Whether you pass data items BY REFERENCE or BY CONTENT depends on what you want your program to do with the data:
Data items in a calling program can be described in the Linkage Section of all the programs it calls directly or indirectly. In this case, storage for these items is allocated in the highest calling program. That is, program A calls program B, which calls program C. Data items in program A can be described in the Linkage Sections of programs B and C, and the one set of data can be made available to all three programs. Do not pass parameters allocated in storage 16 megabytes to AMODE(24) subprograms; use the DATA(24) option.
In the calling program, the common data items are described in the Data Division in the same manner as other data items in the Data Division. Unless they are in the Linkage Section, storage is allocated for these items in the calling program. If you reference data in a file, the file must be open when the data is referred to. Code the USING clause of the CALL statement to pass the items.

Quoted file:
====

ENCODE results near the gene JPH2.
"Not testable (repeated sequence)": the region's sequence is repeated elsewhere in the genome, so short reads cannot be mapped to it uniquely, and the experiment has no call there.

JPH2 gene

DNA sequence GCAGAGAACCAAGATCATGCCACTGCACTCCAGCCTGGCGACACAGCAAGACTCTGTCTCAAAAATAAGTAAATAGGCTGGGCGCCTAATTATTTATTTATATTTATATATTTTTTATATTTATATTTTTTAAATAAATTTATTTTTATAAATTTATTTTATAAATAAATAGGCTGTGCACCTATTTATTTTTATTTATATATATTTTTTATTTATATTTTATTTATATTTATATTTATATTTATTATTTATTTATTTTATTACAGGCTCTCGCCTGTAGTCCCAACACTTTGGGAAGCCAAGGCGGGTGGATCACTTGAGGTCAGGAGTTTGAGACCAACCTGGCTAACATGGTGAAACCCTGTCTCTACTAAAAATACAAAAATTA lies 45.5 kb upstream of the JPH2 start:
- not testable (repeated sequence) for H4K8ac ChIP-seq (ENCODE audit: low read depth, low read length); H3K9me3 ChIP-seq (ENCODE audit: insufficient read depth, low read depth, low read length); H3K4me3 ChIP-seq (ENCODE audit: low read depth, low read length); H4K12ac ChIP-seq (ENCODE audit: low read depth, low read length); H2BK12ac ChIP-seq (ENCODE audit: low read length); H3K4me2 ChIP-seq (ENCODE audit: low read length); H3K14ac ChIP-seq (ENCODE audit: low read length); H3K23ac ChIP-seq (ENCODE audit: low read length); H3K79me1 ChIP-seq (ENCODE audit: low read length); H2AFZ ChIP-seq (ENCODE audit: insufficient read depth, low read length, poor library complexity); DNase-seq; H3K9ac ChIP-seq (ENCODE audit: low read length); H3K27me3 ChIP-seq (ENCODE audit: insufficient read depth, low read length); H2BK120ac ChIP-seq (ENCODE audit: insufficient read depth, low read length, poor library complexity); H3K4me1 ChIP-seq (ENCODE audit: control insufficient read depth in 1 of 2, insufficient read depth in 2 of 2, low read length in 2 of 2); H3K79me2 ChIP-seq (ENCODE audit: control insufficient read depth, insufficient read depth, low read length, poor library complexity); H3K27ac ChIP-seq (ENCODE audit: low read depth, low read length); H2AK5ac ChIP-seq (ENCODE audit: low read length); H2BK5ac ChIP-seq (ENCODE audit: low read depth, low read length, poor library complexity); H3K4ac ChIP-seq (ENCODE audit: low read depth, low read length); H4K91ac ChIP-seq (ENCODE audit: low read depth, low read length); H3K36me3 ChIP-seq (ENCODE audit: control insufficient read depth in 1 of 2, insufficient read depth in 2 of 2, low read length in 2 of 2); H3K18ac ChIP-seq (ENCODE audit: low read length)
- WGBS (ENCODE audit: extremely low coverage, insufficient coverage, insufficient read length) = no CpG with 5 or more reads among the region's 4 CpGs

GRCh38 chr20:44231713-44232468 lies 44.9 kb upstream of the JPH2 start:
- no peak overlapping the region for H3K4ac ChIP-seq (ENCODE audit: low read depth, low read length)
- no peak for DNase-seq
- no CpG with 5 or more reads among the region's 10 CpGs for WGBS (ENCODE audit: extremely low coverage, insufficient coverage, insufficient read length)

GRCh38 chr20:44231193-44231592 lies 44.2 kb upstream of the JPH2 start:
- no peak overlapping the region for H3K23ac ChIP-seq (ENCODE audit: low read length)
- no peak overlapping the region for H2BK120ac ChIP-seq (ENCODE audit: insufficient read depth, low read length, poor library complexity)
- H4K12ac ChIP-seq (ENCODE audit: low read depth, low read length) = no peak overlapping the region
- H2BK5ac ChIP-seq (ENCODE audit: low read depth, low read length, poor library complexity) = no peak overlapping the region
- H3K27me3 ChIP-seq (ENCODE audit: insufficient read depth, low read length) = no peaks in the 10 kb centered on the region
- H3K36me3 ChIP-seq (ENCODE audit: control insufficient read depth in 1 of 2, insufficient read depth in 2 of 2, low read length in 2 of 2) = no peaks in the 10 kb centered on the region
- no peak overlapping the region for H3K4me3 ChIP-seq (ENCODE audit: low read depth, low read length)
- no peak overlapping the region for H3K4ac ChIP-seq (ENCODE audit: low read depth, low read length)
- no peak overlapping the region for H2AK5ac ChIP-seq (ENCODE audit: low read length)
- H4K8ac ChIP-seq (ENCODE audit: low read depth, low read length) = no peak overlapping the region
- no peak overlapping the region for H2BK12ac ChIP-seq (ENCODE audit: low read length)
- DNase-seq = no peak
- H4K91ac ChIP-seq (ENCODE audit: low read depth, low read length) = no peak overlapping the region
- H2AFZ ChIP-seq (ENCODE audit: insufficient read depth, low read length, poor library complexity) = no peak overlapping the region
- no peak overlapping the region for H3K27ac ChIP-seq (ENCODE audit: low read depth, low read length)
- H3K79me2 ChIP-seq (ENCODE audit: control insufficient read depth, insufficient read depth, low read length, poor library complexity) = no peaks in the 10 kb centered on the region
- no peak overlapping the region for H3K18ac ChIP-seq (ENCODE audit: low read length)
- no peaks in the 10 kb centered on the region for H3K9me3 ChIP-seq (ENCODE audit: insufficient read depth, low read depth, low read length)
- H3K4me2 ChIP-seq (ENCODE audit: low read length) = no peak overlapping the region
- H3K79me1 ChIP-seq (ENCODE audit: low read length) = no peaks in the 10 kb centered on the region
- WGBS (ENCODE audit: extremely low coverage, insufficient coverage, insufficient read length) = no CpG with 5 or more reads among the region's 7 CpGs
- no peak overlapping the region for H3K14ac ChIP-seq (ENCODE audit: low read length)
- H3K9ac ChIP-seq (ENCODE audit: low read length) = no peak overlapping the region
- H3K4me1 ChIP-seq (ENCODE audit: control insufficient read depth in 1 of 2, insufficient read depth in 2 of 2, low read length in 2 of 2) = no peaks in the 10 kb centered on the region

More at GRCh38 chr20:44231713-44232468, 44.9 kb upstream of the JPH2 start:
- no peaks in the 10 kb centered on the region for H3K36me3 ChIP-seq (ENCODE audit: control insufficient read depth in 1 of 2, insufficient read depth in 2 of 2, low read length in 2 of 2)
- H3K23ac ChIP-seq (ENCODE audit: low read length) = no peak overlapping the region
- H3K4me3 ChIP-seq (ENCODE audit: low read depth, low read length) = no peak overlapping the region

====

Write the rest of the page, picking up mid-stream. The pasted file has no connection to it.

In the called program, common data items are described in the Linkage Section. Code the USING clause after the PROCEDURE-DIVISION header to receive the data items.
You must know what is being passed from the calling program and set up the Linkage Section in the called program to accept it. To the called program, it does not matter which clause of the CALL statement you use to pass the data (BY REFERENCE or BY CONTENT). In either case, the called program must describe the data it is receiving. It does this in the Linkage Section.
The number of data-names in the identifier list of a called program must not be greater than the number of data-names in the identifier list of the calling program. There is a one-to-one positional correspondence; that is, the first identifier of the calling program is passed to the first identifier of the called program, and so forth. The compiler makes no attempt to correspond data-names by name.
Grouping Data to Be Passed
Consider grouping all the data items you want to pass between programs and putting them under one level-01 item. If you do this, you can pass a single level-01 record between programs. To make the possibility of mismatched records even smaller, put the level-01 record in a copy library, and copy it in both programs. (That is, copy it in the Working-Storage Section of the calling program and in the Linkage Section of the called program.)